The Howth 17 class itself took the Cliona Murphy Memorial Trophy that encapsulates the spirit of the club as a whole, dedicating time and effort to a specific goal in which the club can take pride.

In other awards, Diarmuid Brodie was named Instructor of the Year for his outstanding service to HYC members over the previous 12 months, while Sarah Robertson was rewarded for her efforts with the Volunteer of the Year gong.

Dave Cullen and team on Checkmate XV were named Boat of the Year after wins in all three Dun Laoghaire regattas, their overall wins in the inaugural Wave Regatta and the Half Ton Classics Cup.

And the Silver Fox Trophy for excellence in racing, cruising or organisation went to the junior 49er world champion pair of Robert Dickson and Sean Waddilove, winning out over Colin Kavanagh and the most recent Irish Sailor of the Year Conor Fogerty.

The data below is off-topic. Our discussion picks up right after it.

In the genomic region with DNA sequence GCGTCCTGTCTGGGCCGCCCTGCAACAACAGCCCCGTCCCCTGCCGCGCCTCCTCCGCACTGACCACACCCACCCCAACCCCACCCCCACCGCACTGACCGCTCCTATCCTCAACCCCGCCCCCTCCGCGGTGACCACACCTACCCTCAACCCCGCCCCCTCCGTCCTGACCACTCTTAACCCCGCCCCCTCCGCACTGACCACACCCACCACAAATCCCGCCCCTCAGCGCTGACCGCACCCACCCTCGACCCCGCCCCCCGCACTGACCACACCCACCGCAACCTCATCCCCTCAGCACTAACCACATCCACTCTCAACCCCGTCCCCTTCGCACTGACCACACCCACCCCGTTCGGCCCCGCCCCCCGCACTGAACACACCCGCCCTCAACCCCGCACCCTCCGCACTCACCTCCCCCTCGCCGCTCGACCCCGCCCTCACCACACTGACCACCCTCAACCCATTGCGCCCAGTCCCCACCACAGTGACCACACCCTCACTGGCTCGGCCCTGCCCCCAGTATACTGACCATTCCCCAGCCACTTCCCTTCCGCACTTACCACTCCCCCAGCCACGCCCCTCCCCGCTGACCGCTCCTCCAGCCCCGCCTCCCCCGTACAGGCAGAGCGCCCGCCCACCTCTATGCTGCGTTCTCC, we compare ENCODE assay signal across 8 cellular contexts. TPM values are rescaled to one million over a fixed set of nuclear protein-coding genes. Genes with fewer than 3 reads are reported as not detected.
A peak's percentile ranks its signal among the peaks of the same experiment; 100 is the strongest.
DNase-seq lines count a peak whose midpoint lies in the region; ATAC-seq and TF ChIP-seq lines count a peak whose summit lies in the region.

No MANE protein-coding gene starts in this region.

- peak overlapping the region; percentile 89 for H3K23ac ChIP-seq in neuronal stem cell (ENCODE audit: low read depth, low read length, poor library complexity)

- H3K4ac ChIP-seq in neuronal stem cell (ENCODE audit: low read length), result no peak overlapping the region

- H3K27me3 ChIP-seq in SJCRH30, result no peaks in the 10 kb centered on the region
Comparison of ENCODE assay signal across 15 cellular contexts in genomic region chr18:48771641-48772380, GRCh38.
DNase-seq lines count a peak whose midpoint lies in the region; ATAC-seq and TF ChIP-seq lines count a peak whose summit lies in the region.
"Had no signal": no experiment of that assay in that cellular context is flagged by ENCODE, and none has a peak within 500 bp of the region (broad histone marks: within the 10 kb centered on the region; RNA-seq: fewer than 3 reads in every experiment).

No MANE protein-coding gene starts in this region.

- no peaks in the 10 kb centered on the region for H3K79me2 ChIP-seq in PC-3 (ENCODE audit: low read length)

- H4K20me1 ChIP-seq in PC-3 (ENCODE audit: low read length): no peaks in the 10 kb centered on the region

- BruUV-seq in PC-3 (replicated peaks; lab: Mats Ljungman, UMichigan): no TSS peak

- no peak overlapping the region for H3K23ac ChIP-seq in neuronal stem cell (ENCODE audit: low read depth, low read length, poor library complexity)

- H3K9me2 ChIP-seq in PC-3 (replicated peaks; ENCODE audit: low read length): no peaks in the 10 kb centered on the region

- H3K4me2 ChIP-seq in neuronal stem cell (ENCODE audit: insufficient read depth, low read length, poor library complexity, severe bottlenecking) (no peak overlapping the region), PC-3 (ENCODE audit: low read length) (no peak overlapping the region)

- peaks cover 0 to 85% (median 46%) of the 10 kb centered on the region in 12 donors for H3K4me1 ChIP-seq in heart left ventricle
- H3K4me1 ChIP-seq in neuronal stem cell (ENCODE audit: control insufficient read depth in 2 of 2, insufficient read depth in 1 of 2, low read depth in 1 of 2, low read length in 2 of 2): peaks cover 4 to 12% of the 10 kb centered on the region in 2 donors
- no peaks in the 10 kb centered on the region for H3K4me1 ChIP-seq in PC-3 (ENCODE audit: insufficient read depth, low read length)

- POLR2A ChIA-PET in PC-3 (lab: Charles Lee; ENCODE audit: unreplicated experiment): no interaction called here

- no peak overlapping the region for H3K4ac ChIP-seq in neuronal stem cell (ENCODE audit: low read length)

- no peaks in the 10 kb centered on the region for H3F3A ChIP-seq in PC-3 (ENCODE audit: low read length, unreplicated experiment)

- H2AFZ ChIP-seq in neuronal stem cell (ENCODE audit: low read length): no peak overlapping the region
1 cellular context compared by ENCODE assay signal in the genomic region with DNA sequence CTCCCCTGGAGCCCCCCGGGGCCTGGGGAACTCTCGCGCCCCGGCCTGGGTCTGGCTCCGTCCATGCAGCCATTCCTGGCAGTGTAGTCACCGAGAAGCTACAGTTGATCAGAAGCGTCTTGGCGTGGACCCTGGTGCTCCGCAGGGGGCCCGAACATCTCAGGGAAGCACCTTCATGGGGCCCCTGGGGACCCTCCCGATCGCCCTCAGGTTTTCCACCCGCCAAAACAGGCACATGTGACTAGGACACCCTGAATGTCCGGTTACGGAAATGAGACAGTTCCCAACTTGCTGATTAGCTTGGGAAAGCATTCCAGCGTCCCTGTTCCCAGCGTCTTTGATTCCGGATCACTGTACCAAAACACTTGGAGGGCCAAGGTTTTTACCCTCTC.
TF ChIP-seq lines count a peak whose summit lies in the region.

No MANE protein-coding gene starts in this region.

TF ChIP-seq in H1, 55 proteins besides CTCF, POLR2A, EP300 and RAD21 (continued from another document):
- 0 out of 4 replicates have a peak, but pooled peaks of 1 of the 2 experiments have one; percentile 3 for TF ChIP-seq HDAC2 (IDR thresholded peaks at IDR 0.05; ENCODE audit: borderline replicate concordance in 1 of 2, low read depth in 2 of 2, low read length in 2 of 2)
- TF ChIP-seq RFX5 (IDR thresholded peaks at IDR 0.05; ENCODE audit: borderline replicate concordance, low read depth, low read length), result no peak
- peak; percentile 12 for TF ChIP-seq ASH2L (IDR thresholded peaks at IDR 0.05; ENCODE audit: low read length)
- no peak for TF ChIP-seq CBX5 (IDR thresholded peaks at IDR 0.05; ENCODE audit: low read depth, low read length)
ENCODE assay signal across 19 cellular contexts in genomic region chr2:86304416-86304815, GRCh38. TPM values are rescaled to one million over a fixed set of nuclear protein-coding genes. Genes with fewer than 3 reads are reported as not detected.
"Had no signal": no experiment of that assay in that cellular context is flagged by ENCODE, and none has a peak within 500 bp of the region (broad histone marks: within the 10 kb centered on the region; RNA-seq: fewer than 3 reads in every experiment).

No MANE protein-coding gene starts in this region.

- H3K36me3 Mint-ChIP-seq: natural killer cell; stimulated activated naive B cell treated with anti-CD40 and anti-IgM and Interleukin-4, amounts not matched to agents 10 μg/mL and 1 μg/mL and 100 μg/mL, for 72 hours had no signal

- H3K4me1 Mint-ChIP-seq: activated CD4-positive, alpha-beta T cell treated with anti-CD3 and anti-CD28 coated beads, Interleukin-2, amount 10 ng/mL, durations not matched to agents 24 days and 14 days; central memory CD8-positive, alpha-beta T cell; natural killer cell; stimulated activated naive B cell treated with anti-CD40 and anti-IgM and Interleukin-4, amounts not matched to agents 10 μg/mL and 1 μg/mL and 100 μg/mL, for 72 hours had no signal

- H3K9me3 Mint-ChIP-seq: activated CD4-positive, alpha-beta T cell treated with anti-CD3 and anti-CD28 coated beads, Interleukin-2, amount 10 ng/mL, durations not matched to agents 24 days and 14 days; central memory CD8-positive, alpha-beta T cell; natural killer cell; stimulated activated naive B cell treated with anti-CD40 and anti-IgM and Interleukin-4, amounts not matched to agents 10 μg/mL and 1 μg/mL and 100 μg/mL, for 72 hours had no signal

Published in Howth YC
Tagged under

The J/24 Association of Ireland has announced the calendar for its regional and national championships in 2019.

Lough Ree Yacht Club will host the class for its Westerns in the first big event of the year on the weekend of 13-14 April — the week before Easter.

The following month the fleet moves to Tralee Bay Sailimg Club for the Southerns on 25-26 May.

Howth Yacht Club will host the Eastern Championship on 15-16 June, and the Nationals on 23-25 August will be sailing out of Lough Erne Yacht Club.

Published in J24

#HYC - The doors of Howth Yacht Club will be open next Monday 22 October to anyone curious to try sailing or boating in North Co Dublin.

HYC will be one of many clubs across Ireland holding open days to show off what they do as part of Join A Club Week with the Ray D’Arcy Show on RTÉ Radio 1.

The clubhouse at Howth Harbour’s Middle Pier will be open to all from 10am on Monday, and HYC looks forward to seeing you there.

Published in Howth YC
Tagged under
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Royal National Lifeboat Institute (RNLI) in Ireland Information